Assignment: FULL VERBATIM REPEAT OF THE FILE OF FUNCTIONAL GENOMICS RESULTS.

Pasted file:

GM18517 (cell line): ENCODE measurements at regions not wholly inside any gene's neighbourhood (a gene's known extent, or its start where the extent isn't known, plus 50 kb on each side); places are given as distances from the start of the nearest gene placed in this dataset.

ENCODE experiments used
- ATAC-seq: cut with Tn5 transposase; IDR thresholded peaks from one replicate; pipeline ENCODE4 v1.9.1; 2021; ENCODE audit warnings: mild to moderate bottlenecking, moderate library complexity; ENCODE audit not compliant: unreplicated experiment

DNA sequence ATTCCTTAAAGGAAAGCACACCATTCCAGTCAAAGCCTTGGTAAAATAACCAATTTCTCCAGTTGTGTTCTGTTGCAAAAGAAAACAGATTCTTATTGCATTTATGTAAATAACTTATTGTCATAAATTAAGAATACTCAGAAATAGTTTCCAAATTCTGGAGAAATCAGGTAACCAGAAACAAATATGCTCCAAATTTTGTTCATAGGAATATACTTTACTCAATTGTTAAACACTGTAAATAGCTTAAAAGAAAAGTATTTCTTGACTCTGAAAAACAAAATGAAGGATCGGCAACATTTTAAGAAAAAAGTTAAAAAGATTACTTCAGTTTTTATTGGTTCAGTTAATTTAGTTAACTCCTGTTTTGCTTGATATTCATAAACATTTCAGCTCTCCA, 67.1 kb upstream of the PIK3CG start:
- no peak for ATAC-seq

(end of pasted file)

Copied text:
GM18517 (cell line): ENCODE measurements at regions not wholly inside any gene's neighbourhood (a gene's known extent, or its start where the extent isn't known, plus 50 kb on each side); places are given as distances from the start of the nearest gene placed in this dataset.

ENCODE experiments used
- ATAC-seq: cut with Tn5 transposase; IDR thresholded peaks from one replicate; pipeline ENCODE4 v1.9.1; 2021; ENCODE audit warnings: mild to moderate bottlenecking, moderate library complexity; ENCODE audit not compliant: unreplicated experiment

DNA sequence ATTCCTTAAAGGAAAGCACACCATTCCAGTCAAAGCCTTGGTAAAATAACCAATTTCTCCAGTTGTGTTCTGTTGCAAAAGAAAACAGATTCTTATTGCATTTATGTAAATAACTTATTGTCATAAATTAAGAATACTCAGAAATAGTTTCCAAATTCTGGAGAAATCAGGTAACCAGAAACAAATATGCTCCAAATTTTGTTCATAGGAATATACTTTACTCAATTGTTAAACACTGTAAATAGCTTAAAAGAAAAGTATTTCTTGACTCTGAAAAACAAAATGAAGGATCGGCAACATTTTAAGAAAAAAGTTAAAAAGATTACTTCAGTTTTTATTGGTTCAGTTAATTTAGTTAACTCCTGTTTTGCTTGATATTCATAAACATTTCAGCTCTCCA, 67.1 kb upstream of the PIK3CG start:
- no peak for ATAC-seq